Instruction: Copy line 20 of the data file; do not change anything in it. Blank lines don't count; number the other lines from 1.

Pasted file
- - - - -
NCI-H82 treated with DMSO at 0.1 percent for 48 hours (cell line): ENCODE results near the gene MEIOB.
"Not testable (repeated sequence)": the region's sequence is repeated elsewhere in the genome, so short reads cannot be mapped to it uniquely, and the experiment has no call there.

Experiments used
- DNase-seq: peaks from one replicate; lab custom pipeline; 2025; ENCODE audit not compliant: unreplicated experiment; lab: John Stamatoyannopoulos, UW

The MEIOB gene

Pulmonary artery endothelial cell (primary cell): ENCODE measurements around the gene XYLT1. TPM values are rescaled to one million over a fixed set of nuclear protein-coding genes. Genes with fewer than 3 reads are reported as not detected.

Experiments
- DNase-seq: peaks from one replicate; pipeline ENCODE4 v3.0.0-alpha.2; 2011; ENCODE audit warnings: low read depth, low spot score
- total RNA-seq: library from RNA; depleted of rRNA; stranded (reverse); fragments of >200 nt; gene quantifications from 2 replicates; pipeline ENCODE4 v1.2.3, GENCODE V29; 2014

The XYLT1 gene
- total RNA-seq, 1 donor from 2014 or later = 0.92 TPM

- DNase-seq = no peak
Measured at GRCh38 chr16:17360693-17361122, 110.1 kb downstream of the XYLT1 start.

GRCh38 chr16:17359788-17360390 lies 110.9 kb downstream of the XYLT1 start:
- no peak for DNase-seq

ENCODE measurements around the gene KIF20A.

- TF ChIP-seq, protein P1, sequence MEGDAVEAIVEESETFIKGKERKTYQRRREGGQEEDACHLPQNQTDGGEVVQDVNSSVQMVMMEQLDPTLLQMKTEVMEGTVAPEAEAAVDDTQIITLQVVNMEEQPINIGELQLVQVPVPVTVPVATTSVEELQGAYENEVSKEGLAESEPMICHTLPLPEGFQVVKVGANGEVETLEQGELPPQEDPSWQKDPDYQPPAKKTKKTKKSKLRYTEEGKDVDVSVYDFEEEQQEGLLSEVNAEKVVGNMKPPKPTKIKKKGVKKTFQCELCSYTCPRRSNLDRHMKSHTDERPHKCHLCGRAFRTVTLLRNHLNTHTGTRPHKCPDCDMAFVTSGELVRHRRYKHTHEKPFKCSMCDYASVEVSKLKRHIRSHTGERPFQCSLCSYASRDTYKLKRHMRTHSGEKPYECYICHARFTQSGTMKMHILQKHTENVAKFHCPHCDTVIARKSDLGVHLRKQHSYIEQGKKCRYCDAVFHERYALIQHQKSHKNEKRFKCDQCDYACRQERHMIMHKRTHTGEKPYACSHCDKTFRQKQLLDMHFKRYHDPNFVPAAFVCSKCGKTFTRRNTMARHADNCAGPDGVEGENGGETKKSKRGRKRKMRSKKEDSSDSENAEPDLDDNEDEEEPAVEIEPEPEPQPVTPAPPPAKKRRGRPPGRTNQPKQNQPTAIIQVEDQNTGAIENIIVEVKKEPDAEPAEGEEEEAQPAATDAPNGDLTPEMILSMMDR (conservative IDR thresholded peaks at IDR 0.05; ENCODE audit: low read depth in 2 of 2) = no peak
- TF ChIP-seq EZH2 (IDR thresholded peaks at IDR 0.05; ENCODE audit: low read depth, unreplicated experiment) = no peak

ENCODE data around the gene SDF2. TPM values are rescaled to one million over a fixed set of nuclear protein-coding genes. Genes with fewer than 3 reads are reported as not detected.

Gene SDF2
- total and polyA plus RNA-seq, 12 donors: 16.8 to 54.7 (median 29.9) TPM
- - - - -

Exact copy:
Gene SDF2